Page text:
What are the humanities?
Loosely speaking, they are academic disciplines that study how people process and document the human experience through history, philosophy, literature and cultural studies.
In South Africa, a more elastic net for describing the humanities has been used. It includes the social sciences – sociology, anthropology, political studies and the like.
Why study humanities?
For many, this stubborn question remains unanswered notwithstanding the publication, three years ago, of two local reports on why the humanities matter. The first was issues by the Academy of Science of South Africa (ASSAf). Controversially, it argued the humanities in South Africa were in “crisis”.
The second, initiated by South Africa’s minister of higher education, Blade Nzimande, also made recommendations – the most controversial of which was the establishment of a government-supported National Institute for the Humanities and Social Sciences.
At the recent International Symposium on Food Studies, held at the University of Pretoria, the full power of the humanities was on display. It is a real pity so few were there to see them in action.
Organised by the DST-NRF Centre for Excellence in Food Security, which is jointly hosted by the universities of Pretoria and the Western Cape, the gathering hosted 43 participants from the US, France, the UK, Senegal and South Africa.
If the intellectual fare was first-rate, imaginative choreography helped to make this a truly memorable conference. In one session, the conference heard a riveting theoretically rich talk on food (and its preparation) in late-modernity as the speaker was preparing – in the style of TV celebrity chef Nigella Lawson – flatbread and gazpacho!
And, over dinner, participants were exposed to the secrets of the traditional South African dessert, Malva Pudding. Where did the name come from? And what is the authentic recipe for this great South African favourite?
Turns out there are three plausible answers to the first question, while two recipes lay claim to authenticity – both of these were on hand to taste.
The academic presentations were drawn from a mix of disciplines – not all in the humanities. But the texture of each presentation lifted the conversation towards a shared grammar, which encouraged thinking way beyond narrow categories that invariably police disciplinary silos.
There is an invaluable intellectual lesson here for interdisciplinary work in the humanities: a single topic – if it is well-chosen – can encourage disciplinary categories to overlap. But to succeed, they must have an everyday familiarity, like food, that shares a sufficient common language in which all disciplines can engage.
The Pretoria event showed something more besides such generalities: talking about food is a productive way to understand a complex world.
Food is the very stuff of life. And, at its core, is human sociability. Around this, myth and legend abound – although there was very little of this sentimentality in the stuffy seminar room.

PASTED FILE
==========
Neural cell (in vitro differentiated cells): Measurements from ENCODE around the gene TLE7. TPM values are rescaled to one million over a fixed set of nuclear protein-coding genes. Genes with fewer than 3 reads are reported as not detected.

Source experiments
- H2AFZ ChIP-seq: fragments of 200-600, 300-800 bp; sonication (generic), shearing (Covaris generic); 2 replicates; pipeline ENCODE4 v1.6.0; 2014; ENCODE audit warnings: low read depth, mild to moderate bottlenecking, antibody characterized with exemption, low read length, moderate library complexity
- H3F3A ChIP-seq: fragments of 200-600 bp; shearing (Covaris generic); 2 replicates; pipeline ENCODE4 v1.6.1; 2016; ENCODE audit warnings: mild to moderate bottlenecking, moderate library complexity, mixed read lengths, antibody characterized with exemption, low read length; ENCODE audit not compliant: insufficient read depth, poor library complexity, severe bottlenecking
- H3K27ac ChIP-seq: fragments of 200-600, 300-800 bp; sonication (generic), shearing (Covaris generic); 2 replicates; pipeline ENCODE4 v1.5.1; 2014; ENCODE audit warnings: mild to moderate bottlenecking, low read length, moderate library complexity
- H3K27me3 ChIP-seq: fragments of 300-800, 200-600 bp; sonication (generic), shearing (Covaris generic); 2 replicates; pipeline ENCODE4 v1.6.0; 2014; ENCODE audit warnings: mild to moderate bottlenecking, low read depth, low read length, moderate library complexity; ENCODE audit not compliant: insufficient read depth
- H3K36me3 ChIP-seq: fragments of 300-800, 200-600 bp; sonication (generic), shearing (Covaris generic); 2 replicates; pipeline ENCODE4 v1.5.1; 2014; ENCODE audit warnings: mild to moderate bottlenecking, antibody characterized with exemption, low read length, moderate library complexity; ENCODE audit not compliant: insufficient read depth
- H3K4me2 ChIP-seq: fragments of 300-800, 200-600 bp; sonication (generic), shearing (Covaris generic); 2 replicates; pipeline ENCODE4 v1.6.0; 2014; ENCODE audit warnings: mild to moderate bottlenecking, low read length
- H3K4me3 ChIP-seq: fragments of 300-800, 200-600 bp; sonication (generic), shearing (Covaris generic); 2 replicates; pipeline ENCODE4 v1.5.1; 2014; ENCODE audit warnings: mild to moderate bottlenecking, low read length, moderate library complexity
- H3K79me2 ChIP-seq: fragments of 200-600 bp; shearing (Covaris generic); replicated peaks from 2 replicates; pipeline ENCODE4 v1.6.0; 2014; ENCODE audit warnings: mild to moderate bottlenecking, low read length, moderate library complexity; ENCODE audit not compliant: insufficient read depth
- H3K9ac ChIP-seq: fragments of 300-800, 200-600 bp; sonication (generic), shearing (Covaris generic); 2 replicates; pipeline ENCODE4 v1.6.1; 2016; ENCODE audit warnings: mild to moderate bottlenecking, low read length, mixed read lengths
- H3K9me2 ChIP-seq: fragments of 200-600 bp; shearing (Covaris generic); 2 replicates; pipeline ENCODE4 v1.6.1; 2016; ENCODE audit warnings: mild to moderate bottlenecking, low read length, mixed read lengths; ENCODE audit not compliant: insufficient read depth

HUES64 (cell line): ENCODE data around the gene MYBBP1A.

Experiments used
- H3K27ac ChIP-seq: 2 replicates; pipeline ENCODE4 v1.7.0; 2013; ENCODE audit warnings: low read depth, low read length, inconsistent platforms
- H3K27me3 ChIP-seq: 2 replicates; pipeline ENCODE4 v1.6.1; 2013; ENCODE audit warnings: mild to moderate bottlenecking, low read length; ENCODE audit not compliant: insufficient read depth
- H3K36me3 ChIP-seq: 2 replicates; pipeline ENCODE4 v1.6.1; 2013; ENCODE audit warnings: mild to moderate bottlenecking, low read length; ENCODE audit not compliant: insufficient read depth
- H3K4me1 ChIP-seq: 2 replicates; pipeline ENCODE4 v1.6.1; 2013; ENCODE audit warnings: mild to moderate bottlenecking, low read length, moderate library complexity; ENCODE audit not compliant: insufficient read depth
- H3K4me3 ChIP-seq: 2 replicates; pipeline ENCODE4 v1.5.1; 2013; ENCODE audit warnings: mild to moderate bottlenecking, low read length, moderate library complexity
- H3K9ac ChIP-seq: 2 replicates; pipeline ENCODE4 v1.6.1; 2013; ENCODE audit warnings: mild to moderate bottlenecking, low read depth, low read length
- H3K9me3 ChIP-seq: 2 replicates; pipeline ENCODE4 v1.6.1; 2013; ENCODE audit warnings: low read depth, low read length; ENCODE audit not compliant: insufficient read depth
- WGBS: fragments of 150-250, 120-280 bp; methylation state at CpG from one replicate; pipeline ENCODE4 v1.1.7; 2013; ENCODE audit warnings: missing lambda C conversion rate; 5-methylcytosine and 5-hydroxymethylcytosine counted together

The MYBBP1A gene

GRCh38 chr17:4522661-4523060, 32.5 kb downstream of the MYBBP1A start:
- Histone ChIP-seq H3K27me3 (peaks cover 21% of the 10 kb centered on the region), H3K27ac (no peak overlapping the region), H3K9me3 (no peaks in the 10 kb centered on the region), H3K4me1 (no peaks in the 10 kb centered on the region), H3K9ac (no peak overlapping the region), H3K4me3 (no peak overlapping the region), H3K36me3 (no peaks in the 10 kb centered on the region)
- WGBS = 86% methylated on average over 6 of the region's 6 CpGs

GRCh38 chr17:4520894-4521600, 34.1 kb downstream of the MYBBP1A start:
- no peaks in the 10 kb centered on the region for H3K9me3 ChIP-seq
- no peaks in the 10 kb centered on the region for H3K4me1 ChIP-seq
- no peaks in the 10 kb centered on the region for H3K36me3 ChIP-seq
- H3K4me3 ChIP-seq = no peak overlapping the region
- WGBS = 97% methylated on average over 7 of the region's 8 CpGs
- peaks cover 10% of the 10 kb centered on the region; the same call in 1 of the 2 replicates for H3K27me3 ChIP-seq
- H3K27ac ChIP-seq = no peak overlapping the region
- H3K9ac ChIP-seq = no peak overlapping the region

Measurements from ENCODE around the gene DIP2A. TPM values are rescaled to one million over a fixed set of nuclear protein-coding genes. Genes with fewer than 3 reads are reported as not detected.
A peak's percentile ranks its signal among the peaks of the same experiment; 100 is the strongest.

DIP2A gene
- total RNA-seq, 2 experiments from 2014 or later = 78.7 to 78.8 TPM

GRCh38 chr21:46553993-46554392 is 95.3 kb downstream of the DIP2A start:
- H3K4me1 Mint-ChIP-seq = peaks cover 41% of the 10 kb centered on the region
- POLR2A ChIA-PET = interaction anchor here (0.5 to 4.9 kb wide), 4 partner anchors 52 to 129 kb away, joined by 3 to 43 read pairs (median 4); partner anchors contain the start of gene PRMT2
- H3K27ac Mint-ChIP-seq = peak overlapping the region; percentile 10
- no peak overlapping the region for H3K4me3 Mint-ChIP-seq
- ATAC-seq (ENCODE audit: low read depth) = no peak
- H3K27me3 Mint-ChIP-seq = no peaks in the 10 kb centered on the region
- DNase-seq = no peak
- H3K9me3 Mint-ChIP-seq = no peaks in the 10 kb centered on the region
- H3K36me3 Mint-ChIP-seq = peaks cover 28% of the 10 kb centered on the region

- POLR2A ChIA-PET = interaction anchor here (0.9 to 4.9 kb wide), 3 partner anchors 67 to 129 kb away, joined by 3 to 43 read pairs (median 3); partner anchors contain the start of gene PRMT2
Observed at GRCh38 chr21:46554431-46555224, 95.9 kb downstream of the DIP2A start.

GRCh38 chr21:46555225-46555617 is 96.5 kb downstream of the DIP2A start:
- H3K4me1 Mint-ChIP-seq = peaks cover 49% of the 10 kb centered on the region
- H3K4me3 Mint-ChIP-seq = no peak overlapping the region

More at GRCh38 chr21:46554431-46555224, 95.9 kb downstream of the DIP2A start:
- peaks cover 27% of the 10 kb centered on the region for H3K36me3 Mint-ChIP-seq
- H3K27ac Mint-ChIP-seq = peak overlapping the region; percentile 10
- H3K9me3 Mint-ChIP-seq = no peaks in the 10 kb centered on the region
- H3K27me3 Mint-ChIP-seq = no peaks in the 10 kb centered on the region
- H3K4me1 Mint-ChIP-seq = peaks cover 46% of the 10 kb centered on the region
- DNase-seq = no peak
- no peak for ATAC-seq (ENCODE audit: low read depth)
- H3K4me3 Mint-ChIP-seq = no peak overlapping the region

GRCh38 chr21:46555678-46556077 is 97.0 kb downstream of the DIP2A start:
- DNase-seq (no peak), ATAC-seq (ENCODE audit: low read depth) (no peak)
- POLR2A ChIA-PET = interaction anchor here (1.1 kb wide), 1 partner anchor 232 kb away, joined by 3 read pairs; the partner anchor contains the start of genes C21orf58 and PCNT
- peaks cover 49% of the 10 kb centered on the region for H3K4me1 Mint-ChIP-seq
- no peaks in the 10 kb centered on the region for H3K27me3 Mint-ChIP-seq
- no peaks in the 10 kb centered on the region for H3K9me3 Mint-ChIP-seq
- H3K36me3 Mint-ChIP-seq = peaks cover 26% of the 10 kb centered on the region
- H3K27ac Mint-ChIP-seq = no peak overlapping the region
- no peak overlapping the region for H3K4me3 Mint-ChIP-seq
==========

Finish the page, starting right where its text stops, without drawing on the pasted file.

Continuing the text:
Instead, the kitchen was called a place of “harrowing intimacies”; that the term “Cape Malay” – as in “Cape Malay food” – was a way to hide the fact that this country had experienced 176 years of slavery; and that cookbooks, for all their celebratory – not to mention scrumptious – tones, were a way of organising time.
So it was that the sharper edges of the humanities – critique, deconstruction, political economy – opened orthodox “food studies” to searching questions.
Why has the force of public management discourse erased the word “hunger” from its lexicon, replacing it with the less emotionally charged term, “food security”?
What are we to do with a world in which starvation is often the destiny of the poor, and obesity the plight of the rich? Can we reframe all politics through the idea of “food justice” which – almost everywhere – is shot through with questions around race?
Tough questions, these – questions that only the humanities are licensed to ask it seems. And finding answers to them – and the many others that were tabled – requires imagination that lies beyond the regular intellectual junk food of neoliberal thought.
But food – how we speak of it, how we prepare it, how we eat it – is deeply entwined both in ourselves and in our respective cultures. It is also personal, epistemological and political.
This does not mean that food is not a place for cultural mixing; it certainly is – probably, it is the most successful site. But the dinner table is almost a place where the shame of poverty is most acutely experienced. It is where the vulgarity of opulence is at its most shameful.
Unsurprisingly, South Africa is the exemplar of these extremes: a 2016 studyby Africa Check reported that seven million South Africans reported “experiencing feeling hungry” in a 2014 nationally representative survey.
Against the backdrop of this horror, an accusing finger was wagged at the so-called “tasting menu” or menu dégustation. These are trendy menus that offer small portions of several dishes as an often very expensive meal. The rich of Johannesburg (and other wealthy cities) spend thousands to sample exotic cuisine, only to leave the best restaurants still hungry.
Did the agronomic and economic view of food and its study yield some of their traditional hold to the humanities during the two days in Pretoria? It is much too early to say. But thanks to the humanities, a deeper conversation on a universal passion may have only just begun.
Peter Vale, Professor of Humanities and the Director of the Johannesburg Institute for Advanced Study (JIAS), University of Johannesburg. This article was originally published on The Conversation. Read the original article.
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